Discussion in 'Current Affairs, News and Analysis' started by Bajulus, Mar 6, 2007.

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    Sir, While any increase in the basic pay of servicemen and women is to be welcomed (report, March 2), the present pay rises do not redress the inequities between the pay of newly qualified soldiers and the pay of police and firemen.
    At the moment the pay gap between the two groups is in the range of £8000. The new increases reduce the gap to about £7000. Why should one service receive substantially more than another? Could it be because the police and the fire service have independent representation in genuine pay negotiations?

    British Armed Forces Federation
  2. Brief and to the point. Unsurprisingly I regard this as an excellent letter!

  3. in_the_cheapseats

    in_the_cheapseats LE Moderator

    The shorter the note the more weight it carries.

    Can't argue against minutia!

    Nice one.
  4. Poor letter, compares oranges and apples.
  5. "Oranges", in your case, being the policemen? ;)
  6. I see what you did there hackle!

    I'm neither but have been both.
  7. still; a letter to the point.
  8. When it was easier and less riskier?
  9. Poor quote d1ckhead! You're saying that the subject cannot be compared by using a quote that does not compare with the subject.

    I believe the basis of the Lt Col's letter was the fact that in assessing the pay of the forces the AFPRB uses the civilian sector and other services for comparison. The entry level of the other, non military services does not match that of the military.

    There are certain criteria that can be compared not only between the Police/Fire/Army but also in oranges and apples.

    apples are spherical, so are oranges

    apples are fruit, so are oranges

    apples have pips, so do oranges

    Point made, thought so. Pi$$es me off when someone puts in the effort to address the needs of the forces and some cnut comes along and belittles that effort without having the common decency to clarify their point.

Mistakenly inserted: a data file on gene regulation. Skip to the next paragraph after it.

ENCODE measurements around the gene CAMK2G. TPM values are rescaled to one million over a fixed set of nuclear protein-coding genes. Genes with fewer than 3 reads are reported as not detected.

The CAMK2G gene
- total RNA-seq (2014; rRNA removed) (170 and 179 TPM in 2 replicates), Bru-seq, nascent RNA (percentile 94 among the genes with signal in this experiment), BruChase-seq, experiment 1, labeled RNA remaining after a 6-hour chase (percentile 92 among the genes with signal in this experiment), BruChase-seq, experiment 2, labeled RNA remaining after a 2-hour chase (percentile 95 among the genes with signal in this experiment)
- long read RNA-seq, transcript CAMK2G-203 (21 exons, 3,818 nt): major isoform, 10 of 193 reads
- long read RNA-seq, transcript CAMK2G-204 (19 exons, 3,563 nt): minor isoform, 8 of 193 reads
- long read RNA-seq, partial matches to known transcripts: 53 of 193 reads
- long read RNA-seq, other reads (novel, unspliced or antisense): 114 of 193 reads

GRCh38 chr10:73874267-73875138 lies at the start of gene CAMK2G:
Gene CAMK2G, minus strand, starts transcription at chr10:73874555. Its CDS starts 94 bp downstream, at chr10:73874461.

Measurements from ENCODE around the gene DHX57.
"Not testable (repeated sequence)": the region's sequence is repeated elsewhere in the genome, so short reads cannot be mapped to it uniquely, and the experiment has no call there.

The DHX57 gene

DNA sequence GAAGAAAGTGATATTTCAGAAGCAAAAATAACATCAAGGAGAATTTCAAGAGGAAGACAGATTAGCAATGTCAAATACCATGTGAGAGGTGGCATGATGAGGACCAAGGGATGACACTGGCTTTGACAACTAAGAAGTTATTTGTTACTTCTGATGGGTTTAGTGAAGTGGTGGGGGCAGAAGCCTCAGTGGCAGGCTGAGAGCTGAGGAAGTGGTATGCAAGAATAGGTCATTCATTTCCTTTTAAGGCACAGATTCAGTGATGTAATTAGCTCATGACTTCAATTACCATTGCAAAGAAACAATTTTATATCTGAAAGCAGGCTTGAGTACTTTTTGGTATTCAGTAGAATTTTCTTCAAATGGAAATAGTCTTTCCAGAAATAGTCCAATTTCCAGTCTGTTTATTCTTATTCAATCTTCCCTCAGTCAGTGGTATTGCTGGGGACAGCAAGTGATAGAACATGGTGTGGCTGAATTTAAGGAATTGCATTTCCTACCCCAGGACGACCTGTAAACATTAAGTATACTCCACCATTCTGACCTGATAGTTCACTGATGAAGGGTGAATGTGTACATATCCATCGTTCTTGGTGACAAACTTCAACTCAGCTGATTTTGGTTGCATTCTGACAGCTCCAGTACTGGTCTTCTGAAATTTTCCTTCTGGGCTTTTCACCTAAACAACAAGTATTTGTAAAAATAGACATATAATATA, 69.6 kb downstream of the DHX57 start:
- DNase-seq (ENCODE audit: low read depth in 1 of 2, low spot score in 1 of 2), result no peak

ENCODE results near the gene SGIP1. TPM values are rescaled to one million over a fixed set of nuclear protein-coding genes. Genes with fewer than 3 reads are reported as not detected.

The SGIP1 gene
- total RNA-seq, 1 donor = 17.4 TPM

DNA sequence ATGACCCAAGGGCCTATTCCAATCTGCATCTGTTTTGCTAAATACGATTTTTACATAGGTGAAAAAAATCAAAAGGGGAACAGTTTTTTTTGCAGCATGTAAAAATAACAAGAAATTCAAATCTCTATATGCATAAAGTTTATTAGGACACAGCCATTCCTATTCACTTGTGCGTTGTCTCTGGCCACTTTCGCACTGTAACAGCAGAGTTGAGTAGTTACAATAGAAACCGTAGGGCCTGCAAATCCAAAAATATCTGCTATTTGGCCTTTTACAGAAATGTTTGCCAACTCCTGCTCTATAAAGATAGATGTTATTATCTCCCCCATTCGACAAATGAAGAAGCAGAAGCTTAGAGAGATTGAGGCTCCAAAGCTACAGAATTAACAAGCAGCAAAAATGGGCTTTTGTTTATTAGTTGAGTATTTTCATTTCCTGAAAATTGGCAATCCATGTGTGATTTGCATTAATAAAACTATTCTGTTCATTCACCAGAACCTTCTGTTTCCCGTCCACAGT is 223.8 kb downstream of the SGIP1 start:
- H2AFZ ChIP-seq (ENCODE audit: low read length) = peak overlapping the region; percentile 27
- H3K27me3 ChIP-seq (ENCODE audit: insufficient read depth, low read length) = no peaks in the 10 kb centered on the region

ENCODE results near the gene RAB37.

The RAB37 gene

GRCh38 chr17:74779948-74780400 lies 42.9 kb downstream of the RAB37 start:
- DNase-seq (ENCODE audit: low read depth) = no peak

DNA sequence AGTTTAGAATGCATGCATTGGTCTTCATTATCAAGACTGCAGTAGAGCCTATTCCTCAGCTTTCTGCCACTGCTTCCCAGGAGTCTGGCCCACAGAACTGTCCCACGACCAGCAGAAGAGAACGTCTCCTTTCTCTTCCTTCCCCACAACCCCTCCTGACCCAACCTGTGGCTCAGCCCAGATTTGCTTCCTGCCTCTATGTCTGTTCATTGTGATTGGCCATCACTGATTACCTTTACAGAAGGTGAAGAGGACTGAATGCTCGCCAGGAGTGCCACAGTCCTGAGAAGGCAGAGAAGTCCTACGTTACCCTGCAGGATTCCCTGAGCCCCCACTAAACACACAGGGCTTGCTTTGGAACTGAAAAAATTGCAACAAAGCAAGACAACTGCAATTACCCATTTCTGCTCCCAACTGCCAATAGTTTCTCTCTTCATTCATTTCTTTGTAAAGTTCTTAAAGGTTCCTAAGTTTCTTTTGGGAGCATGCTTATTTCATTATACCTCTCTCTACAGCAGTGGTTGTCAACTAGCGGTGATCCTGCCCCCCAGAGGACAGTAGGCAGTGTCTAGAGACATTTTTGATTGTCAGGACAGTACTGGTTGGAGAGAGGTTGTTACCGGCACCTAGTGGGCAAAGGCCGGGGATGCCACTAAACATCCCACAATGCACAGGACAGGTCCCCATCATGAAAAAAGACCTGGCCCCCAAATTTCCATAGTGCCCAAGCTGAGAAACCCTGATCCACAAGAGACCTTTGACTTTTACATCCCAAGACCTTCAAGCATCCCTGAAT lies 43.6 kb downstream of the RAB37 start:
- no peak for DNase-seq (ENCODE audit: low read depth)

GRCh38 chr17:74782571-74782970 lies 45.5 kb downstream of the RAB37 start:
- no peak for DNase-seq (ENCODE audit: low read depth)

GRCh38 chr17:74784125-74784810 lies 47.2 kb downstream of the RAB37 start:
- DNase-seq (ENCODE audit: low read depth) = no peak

10. oh dear.

    I seem to remember the exactly same flawed arguments being utilised by the fire service and being widely vilified here. If you want more money justify it by what you do, not by what someone else does. To compare a new recruit to the Army and a new recruit to the Police or Fire service because you think they are all 'services' is a simplistic and stupid argument.

    It is also self defeating as the Army have advantages over both in some financial aspects and the more you whinge about your equality the more some tosser at 11 Downing Street will target those.

    Finally Skynet, ever actually been injured in the course of duty, given that it is so much more dangerous these days?
  11. " "Oranges", in your case, being the policemen?"

    That's why they're called Peelers!
  12. the difference is that rozzers and work-shy fire attendants don't have subsidised accn, a big hit in the cost of living.

    eg., if you're a plod in central london you're paying thru your nose for a roof over your head...if you're a tom, your living in rat-infested squallor, but at least its cheap.
  13. Yes I have actually but I don't wish to go into war stories. I think many former soldiers on this site will admit that it is a much more dangerous and demanding profession than hitherto. Just compare how many service personnel have died on duty than policemen in the last year and you have no argument. If we are to reward people, by professional qualifications, hours worked and risk then service personnel must come very high on that list. If we are to believe our political masters the type of expeditionary operations we are engaged in now will continue for some many years. High risk and long hours means in today's society more money, except of course for the forces. They have until recently had no one to negotiate for them and that is why unlike policemen they are poorly paid for the job. A quick read of The Times today makes that very clear.
  14. What are these advantages - please specify. The police and fire service get overtime and their wages per hour worked are well above the basic minimum wage. Not so the armed forces.
  15. Is the Army finding it hard to recruit people?

    Are the Police or the Fire Services finding it hard to recruit people?

    My limited understanding is the Army is undersubscribed, whilst the other two services, being used as comparisons are not.

    Therefore, surely to get more people in, the pay deal should be larger.